Image: Robert Blake
Eranga Jayawardena  /  AP file
U.S. Ambassador Robert Blake
updated 2/27/2007 3:36:55 AM ET 2007-02-27T08:36:55

The U.S. and Italian ambassadors to Sri Lanka were wounded when their helicopters came under fire Tuesday from ethnic Tamil rebels who said they mistook them for a military target.

U.S. Ambassador Robert Blake and his Italian counterpart Pio Mariani had just landed in the eastern city of Batticaloa when several mortars exploded near their aircraft, said Sri Lankan government minister Mahinda Samarasinghe, who was traveling with the diplomats.

He said the ambassadors both “suffered slight injuries” but were “fine” now. Seven Sri Lankan security personnel also were wounded, he said.

The U.S. Embassy issued a statement saying Blake was “alright.” Sri Lankan doctors said the Italian ambassador suffered shrapnel wounds to the head.

Samarasinghe’s spokesman described a close call, with people screaming and running for their lives.

Rebels blame Sri Lankan military
The rebel Tamil Tigers said they were not aware the helicopters were carrying ambassadors and blamed the military for putting the diplomats in harm’s way. They said the ambassadors landed in an area where the army has launched attacks on Tamil Tigers and that rebel fighters had attacked the helicopters fearing further military assaults.

“I express our regret at this unfortunate incident,” said Rasiah Ilanthirayan, the Tamil Tiger spokesman.

“We are shocked at how the Sri Lankan state childishly exposed very high-level diplomats,” he said.

“Our people were not informed of the diplomatic movement... This is a criminal negligence on the part of the Sri Lankan military,” Ilanthirayan said.

“Even this morning they had used the place to launch artillery fire at us,” he said.

The two ambassadors, accompanied by their staff and Sri Lankan officials, had traveled to Batticaloa aboard two helicopters to attend a meeting about development of the area, a hotbed of separatist violence.

‘We escaped narrowly’
Samarasinghe’s press officer, Lal Sarath Kumara, was in the first helicopter to land. He said the attack started shortly after the aircraft carrying the diplomats and other senior officials touched down in a playground.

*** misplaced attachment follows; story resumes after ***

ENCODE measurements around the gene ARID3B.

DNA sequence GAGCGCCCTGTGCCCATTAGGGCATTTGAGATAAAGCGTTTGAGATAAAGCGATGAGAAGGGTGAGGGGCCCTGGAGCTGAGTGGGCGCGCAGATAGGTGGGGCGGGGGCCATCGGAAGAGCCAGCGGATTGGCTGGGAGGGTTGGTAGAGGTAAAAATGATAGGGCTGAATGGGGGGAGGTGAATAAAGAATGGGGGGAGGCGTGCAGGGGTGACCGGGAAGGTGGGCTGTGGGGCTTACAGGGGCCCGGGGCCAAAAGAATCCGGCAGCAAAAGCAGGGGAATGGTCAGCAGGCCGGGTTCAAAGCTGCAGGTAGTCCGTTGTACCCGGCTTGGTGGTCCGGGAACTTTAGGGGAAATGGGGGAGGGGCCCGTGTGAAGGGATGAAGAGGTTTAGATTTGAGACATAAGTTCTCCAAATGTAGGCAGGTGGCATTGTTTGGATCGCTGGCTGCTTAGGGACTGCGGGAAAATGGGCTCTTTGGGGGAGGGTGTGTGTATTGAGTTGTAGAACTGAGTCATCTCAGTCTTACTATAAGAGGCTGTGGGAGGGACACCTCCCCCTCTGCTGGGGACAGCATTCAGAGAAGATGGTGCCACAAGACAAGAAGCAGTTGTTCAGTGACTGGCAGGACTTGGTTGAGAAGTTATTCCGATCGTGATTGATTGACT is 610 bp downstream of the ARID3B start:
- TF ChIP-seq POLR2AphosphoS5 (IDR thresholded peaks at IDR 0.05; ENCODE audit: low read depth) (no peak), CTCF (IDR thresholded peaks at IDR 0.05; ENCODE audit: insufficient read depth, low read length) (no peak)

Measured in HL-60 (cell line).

“We escaped narrowly,” Kumara said, adding that he believed at least six shells hit the area.

“Everyone ran in various directions. There was huge chaos there and all the people were in fear. People were screaming and running.”

Lt. Col. Upali Rajapakse, a senior officer in the Defense Ministry’s information section, said the diplomats already had gotten out of the helicopters when the mortars were fired.

Italian Ambassador Mariani was treated for a shrapnel injury to the head and discharged less than two hours later, said Dr. K. Muruganandan of Batticaloa government hospital.

The rebels began their insurgency against Sri Lankan security forces in 1983, demanding a separate homeland for the island nation’s 3.1 million ethnic Tamil minority. About 68,000 people have been killed in the conflict.

The government says it is willing to give autonomy to areas where Tamils are in the majority, but the rebels insist on sweeping changes that Colombo says would infringe on Sri Lanka’s sovereignty.

Despite the cease-fire, military offensives in rebel-held territory in the north and northeast continue, while the rebels have been blamed for near-daily bombings and other attacks against security forces.

The United States and European Union countries consider the Tamil Tigers a terrorist group.

© 2012 The Associated Press. All rights reserved. This material may not be published, broadcast, rewritten or redistributed.


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